"Tomorrow [Nov 12] a Spacecraft Will Try to Land on a Comet for the First Time Ever" By Marcus Woo via Wired

Update: Success! The lander is on the comet.
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Tomorrow morning, a 10-year, 4-billion-mile journey will end when a spacecraft attempts to land on a comet for the first time.

The ESA’s Rosetta spacecraft arrived at comet 67P/Churyumov-Gerasimenko on August 6, settling in an orbit around the roughly 20-trillion-pound space rock, which, if you squint, kind of looks like a rubber duck. For the last couple months, Rosetta has been studying the comet, surveying its surface and measuring the dust particles and gases around it. Scientists are finding that 67P, which stretches for about 2.5 miles at its widest, is expelling methane, ethanol, and sulfur, which might give it a rotten-egg-like stench.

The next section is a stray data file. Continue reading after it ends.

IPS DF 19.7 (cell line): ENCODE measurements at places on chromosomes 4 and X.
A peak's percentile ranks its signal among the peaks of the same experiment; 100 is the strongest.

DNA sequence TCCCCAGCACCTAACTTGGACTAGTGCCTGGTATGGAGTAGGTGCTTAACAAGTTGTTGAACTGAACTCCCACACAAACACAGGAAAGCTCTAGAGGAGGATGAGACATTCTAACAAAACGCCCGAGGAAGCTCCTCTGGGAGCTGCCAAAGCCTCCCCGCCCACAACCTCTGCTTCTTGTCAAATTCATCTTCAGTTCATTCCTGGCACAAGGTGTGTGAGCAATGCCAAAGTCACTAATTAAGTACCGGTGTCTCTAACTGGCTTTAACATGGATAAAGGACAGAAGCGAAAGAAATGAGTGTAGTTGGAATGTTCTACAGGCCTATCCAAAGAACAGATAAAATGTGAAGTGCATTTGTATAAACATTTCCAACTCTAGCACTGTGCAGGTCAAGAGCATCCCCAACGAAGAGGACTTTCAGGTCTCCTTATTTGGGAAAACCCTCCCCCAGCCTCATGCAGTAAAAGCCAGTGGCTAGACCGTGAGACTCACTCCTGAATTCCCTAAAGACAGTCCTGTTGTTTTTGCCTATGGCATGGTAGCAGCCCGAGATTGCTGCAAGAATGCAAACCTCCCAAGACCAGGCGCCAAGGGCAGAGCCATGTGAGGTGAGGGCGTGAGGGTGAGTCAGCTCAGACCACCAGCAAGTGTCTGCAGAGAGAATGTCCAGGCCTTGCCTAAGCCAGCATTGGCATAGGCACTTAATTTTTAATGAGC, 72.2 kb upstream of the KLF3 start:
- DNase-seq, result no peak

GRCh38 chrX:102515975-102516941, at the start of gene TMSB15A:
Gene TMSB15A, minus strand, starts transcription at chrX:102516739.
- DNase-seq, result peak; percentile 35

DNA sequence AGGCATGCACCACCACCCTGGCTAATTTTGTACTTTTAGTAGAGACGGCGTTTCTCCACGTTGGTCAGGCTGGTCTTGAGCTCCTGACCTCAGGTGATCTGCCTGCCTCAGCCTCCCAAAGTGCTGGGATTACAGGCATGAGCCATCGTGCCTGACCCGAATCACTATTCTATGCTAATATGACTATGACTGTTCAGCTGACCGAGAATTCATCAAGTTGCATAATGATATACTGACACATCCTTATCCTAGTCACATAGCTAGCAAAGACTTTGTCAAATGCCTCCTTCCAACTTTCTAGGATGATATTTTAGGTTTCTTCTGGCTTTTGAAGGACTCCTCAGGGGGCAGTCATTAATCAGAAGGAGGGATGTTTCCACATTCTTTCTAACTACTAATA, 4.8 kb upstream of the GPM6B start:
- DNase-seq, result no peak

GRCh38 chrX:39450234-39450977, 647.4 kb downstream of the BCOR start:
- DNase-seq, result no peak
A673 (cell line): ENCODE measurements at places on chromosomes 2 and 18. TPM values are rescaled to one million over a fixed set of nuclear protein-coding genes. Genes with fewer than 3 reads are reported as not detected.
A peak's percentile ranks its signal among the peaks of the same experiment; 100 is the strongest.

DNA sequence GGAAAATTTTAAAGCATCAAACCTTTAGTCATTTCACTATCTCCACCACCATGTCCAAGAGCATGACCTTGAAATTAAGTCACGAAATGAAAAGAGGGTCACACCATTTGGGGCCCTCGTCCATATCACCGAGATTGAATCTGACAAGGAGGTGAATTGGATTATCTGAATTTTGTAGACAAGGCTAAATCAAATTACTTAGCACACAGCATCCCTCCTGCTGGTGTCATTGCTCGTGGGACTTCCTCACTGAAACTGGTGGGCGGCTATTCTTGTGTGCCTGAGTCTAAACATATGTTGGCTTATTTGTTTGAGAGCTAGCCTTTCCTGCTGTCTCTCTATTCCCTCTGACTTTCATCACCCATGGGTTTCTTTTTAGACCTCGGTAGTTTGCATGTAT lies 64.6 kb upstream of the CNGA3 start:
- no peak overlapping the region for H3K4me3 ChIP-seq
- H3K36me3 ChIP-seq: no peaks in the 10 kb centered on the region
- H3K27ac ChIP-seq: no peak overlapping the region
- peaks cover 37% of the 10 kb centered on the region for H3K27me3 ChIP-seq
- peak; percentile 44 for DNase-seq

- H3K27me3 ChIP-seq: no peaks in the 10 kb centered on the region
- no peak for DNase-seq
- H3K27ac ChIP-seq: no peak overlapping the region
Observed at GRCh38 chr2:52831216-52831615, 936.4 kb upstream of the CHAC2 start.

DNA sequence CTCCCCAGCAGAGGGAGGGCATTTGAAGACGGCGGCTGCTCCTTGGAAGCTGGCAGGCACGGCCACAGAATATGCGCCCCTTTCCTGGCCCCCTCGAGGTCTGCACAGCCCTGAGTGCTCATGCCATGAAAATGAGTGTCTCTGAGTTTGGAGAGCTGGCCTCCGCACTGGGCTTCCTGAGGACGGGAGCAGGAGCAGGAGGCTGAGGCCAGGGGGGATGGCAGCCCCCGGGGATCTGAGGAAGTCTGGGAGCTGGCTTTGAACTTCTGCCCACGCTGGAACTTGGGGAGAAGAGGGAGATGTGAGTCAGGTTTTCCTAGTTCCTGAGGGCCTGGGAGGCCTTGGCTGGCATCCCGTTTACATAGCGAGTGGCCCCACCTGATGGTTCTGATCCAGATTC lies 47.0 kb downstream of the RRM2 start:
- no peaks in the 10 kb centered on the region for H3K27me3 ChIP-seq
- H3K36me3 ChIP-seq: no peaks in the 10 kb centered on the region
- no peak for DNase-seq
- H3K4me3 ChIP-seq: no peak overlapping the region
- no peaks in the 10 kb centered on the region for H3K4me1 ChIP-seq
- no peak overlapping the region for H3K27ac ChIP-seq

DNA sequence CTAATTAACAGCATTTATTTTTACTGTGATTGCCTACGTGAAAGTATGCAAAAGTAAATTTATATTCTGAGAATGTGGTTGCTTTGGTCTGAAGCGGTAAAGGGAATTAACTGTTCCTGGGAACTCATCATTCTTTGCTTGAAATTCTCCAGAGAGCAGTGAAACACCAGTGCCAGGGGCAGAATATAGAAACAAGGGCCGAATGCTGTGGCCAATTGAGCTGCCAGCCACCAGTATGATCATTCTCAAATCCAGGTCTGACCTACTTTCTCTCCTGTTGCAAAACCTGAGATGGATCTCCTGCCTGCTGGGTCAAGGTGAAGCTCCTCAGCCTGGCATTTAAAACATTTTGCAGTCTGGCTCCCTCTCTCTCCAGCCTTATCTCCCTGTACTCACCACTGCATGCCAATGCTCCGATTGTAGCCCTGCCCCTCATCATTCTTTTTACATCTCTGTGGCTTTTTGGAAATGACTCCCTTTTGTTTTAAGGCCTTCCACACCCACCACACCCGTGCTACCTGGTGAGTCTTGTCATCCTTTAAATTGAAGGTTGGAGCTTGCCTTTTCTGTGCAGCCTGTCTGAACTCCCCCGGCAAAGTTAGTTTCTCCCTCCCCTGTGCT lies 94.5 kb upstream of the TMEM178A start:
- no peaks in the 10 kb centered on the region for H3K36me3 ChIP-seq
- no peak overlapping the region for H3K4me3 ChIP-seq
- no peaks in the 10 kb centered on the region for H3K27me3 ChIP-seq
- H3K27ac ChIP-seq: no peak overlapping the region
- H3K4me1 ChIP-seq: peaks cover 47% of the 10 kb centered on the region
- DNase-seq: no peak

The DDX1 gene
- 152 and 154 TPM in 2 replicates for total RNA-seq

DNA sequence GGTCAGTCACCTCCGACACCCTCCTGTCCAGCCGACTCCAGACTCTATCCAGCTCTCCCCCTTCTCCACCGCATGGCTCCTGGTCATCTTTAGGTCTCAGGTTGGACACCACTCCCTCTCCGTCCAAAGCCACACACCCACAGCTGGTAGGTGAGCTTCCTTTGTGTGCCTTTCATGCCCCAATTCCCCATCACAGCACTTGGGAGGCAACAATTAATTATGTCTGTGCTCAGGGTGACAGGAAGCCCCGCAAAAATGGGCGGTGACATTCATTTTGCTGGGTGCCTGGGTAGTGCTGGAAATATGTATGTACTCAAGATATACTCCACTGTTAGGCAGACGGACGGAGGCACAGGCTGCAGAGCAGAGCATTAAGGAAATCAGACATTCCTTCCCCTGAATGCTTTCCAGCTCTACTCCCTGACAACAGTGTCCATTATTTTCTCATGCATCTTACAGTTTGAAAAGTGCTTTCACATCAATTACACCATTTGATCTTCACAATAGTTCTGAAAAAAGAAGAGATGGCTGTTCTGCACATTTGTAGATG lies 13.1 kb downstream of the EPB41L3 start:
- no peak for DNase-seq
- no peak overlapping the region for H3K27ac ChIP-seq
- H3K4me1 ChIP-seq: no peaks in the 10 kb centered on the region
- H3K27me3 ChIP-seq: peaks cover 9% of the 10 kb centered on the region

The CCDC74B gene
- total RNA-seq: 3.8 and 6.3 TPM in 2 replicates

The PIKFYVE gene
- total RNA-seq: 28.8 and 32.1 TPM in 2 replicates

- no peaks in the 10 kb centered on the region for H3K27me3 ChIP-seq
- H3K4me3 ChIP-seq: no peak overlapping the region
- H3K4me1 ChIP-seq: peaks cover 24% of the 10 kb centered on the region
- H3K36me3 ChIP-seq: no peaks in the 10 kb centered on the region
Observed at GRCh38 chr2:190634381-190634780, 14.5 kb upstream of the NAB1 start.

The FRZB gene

Tonight, at 11:35 p.m. PST, Rosetta will release its 220-pound lander craft, dubbed Philae, which will slowly descend from a height of about 13 miles onto the landing site named Agilkia, a relatively flat spot on the duck’s head. You can follow along here (above) as the landing unfolds on live webcast from the ESA’s mission control starting at 11:00 a.m. PST/2:00 p.m. EST today. NASA TV is also providing live coverage starting at 6:00 a.m. PST/9:00 a.m. EST tomorrow.

Comments

Jeanna Godfrey, DVM said…
I can only hope this amazing accomplishment by the European Space Agency will inspire future scientists in this country. We need to re-ignite the passion for exploration and knowledge that once defined America.

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